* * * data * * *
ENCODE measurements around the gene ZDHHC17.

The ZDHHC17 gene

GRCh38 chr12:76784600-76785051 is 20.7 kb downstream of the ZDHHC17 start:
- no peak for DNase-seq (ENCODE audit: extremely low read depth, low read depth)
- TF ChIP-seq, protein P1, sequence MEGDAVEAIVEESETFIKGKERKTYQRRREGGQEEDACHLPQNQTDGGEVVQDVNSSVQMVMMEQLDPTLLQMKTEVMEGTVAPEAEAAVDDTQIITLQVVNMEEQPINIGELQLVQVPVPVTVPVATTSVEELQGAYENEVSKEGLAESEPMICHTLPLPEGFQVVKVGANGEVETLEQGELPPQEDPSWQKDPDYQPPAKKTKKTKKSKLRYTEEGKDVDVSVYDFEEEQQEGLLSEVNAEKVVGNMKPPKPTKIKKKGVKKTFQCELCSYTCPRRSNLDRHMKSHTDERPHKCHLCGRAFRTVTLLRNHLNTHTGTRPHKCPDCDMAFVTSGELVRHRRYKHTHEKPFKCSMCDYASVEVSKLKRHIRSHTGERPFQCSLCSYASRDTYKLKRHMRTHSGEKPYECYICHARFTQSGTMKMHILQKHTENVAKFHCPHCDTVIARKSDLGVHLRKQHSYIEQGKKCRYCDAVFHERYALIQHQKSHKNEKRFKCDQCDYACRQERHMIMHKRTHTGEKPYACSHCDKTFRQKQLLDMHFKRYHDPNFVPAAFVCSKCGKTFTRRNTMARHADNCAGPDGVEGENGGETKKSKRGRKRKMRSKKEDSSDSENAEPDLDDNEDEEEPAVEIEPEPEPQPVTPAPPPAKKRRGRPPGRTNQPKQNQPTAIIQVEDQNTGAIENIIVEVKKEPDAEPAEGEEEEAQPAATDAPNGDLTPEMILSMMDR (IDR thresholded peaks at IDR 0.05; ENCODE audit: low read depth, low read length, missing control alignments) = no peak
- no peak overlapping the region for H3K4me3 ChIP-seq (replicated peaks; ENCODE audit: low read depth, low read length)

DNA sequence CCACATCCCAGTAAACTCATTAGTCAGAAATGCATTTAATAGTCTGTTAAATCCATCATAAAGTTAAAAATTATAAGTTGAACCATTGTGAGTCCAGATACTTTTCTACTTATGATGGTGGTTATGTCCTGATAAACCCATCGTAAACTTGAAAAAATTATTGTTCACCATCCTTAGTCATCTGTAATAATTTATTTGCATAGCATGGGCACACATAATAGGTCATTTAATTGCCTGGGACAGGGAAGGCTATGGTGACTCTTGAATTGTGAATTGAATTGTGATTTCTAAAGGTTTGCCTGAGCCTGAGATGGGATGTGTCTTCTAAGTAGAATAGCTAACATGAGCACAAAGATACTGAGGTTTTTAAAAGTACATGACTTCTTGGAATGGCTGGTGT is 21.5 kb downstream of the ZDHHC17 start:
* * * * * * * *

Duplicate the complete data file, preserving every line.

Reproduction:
ENCODE measurements around the gene ZDHHC17.

The ZDHHC17 gene

GRCh38 chr12:76784600-76785051 is 20.7 kb downstream of the ZDHHC17 start:
- no peak for DNase-seq (ENCODE audit: extremely low read depth, low read depth)
- TF ChIP-seq, protein P1, sequence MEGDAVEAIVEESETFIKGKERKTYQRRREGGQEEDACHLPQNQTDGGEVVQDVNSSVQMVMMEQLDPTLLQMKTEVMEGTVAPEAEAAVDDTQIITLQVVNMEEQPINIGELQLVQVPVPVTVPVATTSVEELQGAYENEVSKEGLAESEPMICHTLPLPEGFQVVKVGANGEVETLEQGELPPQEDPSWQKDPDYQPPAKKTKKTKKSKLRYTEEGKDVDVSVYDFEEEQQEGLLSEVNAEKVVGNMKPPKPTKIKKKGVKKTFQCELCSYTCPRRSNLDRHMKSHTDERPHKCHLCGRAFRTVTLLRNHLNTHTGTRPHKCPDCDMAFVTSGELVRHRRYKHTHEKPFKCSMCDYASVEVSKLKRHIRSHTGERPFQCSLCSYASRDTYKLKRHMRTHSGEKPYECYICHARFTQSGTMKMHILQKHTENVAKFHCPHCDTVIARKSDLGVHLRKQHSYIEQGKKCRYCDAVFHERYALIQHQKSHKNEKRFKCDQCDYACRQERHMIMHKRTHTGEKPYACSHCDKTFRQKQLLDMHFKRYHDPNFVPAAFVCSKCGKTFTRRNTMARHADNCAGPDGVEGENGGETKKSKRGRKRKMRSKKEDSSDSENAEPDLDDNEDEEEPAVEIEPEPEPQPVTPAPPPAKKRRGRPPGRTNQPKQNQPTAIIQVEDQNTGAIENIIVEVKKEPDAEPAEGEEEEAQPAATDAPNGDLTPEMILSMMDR (IDR thresholded peaks at IDR 0.05; ENCODE audit: low read depth, low read length, missing control alignments) = no peak
- no peak overlapping the region for H3K4me3 ChIP-seq (replicated peaks; ENCODE audit: low read depth, low read length)

DNA sequence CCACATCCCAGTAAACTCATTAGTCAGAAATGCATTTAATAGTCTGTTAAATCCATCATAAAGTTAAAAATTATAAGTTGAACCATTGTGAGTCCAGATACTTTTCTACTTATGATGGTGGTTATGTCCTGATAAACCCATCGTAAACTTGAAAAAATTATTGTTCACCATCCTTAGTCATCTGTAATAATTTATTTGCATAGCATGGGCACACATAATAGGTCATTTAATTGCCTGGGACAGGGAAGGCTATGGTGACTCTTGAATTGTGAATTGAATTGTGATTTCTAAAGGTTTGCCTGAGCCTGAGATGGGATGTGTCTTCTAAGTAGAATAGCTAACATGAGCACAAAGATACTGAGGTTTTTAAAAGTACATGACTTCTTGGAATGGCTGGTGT is 21.5 kb downstream of the ZDHHC17 start: